L.A. controller asks City Council to give up property sale proceeds
With Los Angeles facing a $212-million shortfall, City Controller Wendy Greuel called on City Council members Wednesday to give up their district’s share of funds collected from the sale of city properties to help rebuild budget reserves.
In an audit, Greuel found that over the last 12 years, property sales and franchise fees from the miles of pipelines under city streets have generated almost $25 million that has been diverted into real property accounts controlled by council offices.
About $10.7 million is left in the property trust funds -- and that money is part of $40 million in the council’s discretionary accounts that Mayor Antonio Villaraigosa would like to borrow this year to replenish the reserve fund. But council aides note that there are legal restrictions governing how the money can be used.
In past years when a city property was sold, half of the proceeds went into the account controlled by the council member who governed that area. The other half went into the general fund, which pays for basic services such as police, libraries and parks. Venice has a separate policy to ensure that all proceeds from that area’s sales are used for Venice projects.
As a council member, Greuel sponsored legislation to divert all the money from property sales to the general fund for two years, a change that expires in June.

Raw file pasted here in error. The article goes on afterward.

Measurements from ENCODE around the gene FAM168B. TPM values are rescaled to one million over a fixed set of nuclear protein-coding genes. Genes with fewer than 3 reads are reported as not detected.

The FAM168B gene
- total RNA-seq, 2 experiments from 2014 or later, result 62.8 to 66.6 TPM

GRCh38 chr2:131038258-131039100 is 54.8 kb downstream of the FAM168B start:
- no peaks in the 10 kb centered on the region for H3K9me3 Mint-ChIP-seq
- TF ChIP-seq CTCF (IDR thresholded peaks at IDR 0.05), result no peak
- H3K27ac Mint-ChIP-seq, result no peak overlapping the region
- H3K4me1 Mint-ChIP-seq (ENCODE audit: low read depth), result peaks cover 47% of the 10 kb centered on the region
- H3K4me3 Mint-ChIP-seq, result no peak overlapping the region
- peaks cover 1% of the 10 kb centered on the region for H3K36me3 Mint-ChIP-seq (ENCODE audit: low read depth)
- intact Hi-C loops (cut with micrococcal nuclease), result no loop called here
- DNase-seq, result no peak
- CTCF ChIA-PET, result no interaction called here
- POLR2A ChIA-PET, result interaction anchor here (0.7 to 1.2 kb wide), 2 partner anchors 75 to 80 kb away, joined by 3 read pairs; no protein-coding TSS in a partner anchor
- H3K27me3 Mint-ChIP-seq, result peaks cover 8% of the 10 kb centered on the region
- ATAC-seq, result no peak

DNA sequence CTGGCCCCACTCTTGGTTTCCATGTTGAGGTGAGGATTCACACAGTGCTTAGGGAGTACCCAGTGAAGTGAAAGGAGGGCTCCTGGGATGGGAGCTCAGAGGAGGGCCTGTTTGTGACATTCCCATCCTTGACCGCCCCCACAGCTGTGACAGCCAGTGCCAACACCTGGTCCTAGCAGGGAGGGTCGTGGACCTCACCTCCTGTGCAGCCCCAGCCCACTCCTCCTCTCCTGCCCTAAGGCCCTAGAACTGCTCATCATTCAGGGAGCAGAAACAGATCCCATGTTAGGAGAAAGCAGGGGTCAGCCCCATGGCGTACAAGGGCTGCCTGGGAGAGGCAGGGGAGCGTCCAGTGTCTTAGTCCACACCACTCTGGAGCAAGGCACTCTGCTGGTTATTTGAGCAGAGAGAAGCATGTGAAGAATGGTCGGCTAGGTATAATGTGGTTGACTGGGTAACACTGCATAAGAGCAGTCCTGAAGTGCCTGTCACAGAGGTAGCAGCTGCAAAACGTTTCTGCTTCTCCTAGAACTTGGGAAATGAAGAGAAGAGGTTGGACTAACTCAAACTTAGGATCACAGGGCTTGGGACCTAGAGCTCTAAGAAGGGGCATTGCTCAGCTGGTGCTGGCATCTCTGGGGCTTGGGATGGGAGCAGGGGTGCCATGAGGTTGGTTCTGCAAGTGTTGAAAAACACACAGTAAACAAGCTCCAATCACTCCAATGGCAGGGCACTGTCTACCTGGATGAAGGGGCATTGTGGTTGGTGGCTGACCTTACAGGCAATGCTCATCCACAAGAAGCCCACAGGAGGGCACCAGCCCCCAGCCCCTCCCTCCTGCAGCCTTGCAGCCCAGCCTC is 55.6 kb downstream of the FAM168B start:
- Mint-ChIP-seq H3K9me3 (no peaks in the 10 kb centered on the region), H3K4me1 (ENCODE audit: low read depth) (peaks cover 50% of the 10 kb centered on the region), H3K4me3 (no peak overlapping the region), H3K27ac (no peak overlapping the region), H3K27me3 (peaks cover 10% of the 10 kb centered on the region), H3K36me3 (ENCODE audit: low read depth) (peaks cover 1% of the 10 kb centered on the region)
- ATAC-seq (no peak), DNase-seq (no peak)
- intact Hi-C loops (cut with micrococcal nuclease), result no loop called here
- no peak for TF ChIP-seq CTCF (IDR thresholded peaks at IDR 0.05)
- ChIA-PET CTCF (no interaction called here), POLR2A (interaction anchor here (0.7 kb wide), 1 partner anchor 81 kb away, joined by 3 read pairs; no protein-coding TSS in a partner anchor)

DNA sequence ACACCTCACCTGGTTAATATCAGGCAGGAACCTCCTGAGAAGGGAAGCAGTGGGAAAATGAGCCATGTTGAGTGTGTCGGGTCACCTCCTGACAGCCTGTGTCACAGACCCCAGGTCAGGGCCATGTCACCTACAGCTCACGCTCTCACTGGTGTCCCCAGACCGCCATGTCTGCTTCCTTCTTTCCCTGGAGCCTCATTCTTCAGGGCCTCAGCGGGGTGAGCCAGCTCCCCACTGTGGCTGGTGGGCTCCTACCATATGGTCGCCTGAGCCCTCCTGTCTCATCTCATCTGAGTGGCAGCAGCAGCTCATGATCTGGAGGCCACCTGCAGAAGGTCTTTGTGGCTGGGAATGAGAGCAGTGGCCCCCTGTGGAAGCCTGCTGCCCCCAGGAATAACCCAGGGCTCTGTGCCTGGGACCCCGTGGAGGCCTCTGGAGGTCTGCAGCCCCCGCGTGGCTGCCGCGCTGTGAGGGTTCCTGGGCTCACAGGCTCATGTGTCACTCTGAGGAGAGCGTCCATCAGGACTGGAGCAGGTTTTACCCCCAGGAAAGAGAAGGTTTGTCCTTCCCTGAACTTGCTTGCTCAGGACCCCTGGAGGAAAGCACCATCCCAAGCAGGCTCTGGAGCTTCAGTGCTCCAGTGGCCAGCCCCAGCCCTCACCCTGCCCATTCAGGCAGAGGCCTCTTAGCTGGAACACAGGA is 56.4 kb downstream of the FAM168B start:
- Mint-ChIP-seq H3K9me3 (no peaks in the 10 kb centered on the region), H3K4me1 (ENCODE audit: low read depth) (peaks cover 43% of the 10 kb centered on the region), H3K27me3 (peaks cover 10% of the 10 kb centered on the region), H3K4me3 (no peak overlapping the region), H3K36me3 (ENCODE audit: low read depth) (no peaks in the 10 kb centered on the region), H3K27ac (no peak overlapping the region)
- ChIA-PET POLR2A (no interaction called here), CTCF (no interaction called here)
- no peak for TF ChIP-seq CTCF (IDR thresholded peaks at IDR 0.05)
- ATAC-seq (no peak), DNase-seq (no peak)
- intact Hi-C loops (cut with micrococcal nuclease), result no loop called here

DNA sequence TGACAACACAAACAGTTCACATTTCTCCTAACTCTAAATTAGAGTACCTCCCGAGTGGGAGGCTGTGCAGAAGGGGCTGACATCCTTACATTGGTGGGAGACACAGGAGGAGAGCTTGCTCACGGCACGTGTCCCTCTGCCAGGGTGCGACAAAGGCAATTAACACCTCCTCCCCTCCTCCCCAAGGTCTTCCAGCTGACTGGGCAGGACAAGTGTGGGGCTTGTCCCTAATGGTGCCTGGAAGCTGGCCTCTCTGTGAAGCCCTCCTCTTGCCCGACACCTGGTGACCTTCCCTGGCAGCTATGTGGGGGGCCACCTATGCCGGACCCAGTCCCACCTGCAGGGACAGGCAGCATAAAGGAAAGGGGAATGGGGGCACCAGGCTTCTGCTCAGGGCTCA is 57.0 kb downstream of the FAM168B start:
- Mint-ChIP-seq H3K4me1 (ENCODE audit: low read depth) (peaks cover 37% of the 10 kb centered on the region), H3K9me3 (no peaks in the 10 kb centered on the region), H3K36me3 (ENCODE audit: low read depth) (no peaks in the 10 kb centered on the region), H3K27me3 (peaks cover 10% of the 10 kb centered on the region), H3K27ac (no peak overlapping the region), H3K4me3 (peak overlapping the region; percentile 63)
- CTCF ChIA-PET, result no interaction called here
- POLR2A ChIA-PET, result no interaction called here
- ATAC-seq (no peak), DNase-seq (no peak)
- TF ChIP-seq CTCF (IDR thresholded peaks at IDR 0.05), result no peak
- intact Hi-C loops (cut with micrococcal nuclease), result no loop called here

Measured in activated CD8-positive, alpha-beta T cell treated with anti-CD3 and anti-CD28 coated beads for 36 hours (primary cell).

She said Wednesday that the change should be permanent, arguing that “everyone is going to need to sacrifice to help solve our current fiscal crisis.”
Councilmen Dennis Zine and Jose Huizar immediately advanced that proposal.
But Councilman Bernard Parks said Greuel’s audit glossed over the importance of the property funds to communities for repairing streets, building parks and putting in safety features that might take years to get through the city’s regular budget process. Recently, his office designated money to fix a two-decade-old problem with standing water on a street in Baldwin Hills that he said “would never get fixed through the normal city process.”
In another instance, Parks is putting traffic safety measures around Jim Gilliam Park after a speeding car slammed through metal barriers at the park’s border and another nearly drove onto the baseball diamond. He said real property trust funds are “not . . . . being flitted away for an office party or a banquet -- 100% [is] going into the community.”
The controller’s office said the city is negotiating property sales that could bring in $7 million in revenue, and auditors identified another 12 unused city properties, including libraries, animal shelters and fire stations, which they said could generate an additional $15 million.